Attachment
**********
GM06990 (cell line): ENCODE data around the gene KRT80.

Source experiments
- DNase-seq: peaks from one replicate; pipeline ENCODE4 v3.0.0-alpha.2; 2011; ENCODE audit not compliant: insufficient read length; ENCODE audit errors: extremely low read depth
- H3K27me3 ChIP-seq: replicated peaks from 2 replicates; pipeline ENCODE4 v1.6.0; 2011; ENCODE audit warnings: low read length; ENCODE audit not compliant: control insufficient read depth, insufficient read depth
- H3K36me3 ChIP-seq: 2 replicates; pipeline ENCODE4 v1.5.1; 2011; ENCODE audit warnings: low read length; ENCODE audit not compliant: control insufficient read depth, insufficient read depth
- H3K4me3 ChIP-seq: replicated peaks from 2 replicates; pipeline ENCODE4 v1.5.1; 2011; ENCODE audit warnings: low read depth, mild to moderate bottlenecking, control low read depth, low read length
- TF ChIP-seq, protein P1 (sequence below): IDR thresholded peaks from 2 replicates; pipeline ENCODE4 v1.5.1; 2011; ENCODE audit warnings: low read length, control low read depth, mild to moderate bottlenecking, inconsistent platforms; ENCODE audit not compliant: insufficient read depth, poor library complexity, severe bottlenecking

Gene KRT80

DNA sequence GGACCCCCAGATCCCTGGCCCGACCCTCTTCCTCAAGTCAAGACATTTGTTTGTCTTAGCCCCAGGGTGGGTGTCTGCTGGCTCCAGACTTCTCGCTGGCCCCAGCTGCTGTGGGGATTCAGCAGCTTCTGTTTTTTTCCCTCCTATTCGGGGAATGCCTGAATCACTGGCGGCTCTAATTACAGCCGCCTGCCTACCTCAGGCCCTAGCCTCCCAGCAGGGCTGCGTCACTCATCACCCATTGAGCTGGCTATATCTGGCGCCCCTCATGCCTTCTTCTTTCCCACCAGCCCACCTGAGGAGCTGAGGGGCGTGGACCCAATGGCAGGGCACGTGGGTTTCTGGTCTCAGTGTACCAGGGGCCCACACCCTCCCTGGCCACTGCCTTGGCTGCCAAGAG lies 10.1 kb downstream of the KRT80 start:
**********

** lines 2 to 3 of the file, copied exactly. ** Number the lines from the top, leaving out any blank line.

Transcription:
Source experiments
- DNase-seq: peaks from one replicate; pipeline ENCODE4 v3.0.0-alpha.2; 2011; ENCODE audit not compliant: insufficient read length; ENCODE audit errors: extremely low read depth